Earlier this month the Government published its response to the House of Lords Select Committee report on the Licensing Act 2003 released earlier this year.

Whilst the Government’s response describes the Lords report as ‘making an important contribution towards where and how the Act can be improved’, it rejects many of the recommendations including a call for a fundamental overhaul of the Act.

At the time of its release the Lords report itself received mixed reviews. Despite its comprehensive nature and long list of recommendations, Jon Foster, author of the Institute of Alcohol Studies’ (IAS) extensive 2016 report on the 2003 Licensing Act, said the problems were “only half diagnosed” and overlooked the more practical issues facing its implementation on the ground.

The Government’s response may also be regarded as mixed; whilst recognising some of the issues around licensing and related policy areas, it offers few specific commitments and rejects many of the charges and reccomendations. Those who wish to see changes to the way the current system operates may note broader questions over a lack of central Government alcohol policy. Concerns have been raised over the absence of unified national alcohol strategy and a focus on partnerships and voluntary approaches as favoured by many industry groups, a position echoed in the Government’s response:

“…the report by the House of Lords Select Committee on the Licensing Act 2003 is an important contribution towards where and how the Act can be improved. Tackling alcohol-related harm and encouraging responsible drinking cannot be done by regulation alone. Alcohol is a legal substance available to people to enjoy at home or out and about as they choose. The alcohol industry also makes a significant contribution to the UK economy and employment market and it is vital to this important industry that the Government strikes the right balance between promoting trade and investment on the one hand and ensuring an effective regulatory framework that minimises the risk of harm on the other.”

Planning opportunities missed?

On the issue of planning, a key area where the Lords report had recommended single committees to operate both licensing and planning decisions, the Government’s response states this as an area which would ‘spur further work’ so that ‘the system of licensing can be made to function more effectively and the lessons that can be learned from the planning system’. The response though suggested subsequent work will be through working with partners, rather than any legislative change, stating a focus on ‘improving training and providing stronger guidance on how licensing hearings should be conducted’.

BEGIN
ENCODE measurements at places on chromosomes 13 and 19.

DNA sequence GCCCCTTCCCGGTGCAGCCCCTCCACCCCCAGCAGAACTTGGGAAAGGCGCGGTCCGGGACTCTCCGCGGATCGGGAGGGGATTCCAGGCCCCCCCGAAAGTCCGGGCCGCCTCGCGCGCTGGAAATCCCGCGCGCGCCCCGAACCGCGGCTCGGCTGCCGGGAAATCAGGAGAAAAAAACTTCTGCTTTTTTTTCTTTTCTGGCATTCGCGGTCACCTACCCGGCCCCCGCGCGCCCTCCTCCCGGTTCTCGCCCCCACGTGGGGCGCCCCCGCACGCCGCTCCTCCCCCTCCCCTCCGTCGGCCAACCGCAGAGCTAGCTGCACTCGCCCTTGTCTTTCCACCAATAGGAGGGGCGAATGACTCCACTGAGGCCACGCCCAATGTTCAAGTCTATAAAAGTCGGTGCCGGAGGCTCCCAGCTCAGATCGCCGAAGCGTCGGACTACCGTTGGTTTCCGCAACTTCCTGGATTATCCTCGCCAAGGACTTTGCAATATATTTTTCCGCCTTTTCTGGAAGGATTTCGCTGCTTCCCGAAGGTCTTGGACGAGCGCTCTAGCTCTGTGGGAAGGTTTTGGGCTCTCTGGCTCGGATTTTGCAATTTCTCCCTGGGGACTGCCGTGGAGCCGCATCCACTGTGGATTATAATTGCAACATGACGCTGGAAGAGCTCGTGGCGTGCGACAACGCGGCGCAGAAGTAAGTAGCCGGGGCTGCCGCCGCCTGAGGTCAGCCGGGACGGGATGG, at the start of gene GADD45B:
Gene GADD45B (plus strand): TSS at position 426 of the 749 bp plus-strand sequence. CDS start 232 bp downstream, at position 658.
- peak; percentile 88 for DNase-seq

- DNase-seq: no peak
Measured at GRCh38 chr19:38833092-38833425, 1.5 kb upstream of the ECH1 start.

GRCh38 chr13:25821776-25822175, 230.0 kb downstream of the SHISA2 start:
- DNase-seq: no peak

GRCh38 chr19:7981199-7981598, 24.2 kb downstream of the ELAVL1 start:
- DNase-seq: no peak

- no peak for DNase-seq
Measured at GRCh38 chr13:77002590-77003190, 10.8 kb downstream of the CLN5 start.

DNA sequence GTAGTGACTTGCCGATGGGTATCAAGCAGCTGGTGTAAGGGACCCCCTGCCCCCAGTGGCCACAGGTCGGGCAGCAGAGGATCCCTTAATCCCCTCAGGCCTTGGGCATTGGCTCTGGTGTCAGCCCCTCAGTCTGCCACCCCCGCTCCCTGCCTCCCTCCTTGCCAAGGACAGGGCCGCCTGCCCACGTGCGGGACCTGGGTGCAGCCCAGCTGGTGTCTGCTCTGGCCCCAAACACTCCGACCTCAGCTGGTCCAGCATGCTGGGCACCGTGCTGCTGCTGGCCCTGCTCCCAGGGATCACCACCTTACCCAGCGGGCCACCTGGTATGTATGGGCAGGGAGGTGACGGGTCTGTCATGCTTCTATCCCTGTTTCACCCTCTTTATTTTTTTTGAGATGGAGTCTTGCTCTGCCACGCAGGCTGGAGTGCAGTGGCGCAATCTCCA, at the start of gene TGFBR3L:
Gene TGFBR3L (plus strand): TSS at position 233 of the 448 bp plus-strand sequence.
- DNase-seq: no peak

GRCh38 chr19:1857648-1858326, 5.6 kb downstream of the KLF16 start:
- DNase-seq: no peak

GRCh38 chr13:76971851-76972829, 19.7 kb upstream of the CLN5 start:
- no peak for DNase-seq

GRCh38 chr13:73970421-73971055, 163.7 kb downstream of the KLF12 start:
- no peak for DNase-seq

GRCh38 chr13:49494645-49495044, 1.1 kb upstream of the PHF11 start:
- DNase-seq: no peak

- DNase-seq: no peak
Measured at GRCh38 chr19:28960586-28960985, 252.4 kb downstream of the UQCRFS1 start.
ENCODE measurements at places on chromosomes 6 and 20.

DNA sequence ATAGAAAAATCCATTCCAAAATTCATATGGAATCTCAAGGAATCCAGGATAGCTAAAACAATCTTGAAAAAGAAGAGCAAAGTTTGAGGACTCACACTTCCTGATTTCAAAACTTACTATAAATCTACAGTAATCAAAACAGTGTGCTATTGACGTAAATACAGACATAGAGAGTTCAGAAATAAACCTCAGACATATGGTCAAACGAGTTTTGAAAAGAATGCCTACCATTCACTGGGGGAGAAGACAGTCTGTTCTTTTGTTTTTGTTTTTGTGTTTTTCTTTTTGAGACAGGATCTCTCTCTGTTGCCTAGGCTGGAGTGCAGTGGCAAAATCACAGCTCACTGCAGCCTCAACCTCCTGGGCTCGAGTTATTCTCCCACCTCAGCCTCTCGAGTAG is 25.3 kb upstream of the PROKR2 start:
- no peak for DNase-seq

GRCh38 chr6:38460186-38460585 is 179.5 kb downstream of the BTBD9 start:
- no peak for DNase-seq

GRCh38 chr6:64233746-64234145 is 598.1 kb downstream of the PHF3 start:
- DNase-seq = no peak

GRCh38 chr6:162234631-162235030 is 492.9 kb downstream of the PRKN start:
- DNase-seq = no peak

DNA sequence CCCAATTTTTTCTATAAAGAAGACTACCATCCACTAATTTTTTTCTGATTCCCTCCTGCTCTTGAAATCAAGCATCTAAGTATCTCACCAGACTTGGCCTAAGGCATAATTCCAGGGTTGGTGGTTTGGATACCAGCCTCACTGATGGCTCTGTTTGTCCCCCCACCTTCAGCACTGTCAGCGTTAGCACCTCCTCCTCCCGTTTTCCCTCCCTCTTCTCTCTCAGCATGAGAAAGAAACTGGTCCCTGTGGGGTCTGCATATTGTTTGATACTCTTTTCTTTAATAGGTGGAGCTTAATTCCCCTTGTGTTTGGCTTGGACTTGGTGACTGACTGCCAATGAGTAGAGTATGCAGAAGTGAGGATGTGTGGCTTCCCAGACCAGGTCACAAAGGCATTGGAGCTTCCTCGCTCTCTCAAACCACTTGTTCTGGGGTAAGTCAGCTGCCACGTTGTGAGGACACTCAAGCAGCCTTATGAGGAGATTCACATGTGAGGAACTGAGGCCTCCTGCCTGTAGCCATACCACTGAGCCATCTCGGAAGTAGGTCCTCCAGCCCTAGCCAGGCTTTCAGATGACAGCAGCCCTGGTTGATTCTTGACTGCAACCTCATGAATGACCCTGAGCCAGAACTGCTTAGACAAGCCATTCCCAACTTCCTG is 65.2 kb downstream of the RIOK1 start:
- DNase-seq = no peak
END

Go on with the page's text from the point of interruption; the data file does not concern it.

Multi-buy ban for England?

A rejection of any potential overhaul of the Act appears in its dismissal of the Lords’ recommendation to implement legislative changes as per part 1 of the Alcohol etc (Scotland) Act 2010 at ‘the first available opportunity’, which included a ban on multi-buy promotions. The Government states it ‘does not intend to introduce legislation’ to this effect as it suggests such restrictions have had a limited impact, a conclusion the NHS Scotland evaluation may be read to differ somewhat on.

The role for Public Health?

On the much debated issue of the role of public health within licensing, the Government’s response says there is ‘much that can be done within the existing licensing framework’, though notably the Lords report had not recommended public health be added as a fifth licensing objective as is the case in Scotland. It states a ‘range of work to provide better access to health data and improve public health’s engagement has taken place, bringing benefits including ‘better decision making, improved partnership working, better informed commissioning of services, service delivery and design’. As such, ‘The Government will work with partners to identify the most effective means of responding to those alcohol-related harms that cannot be addressed through further change and amendment to the Act.’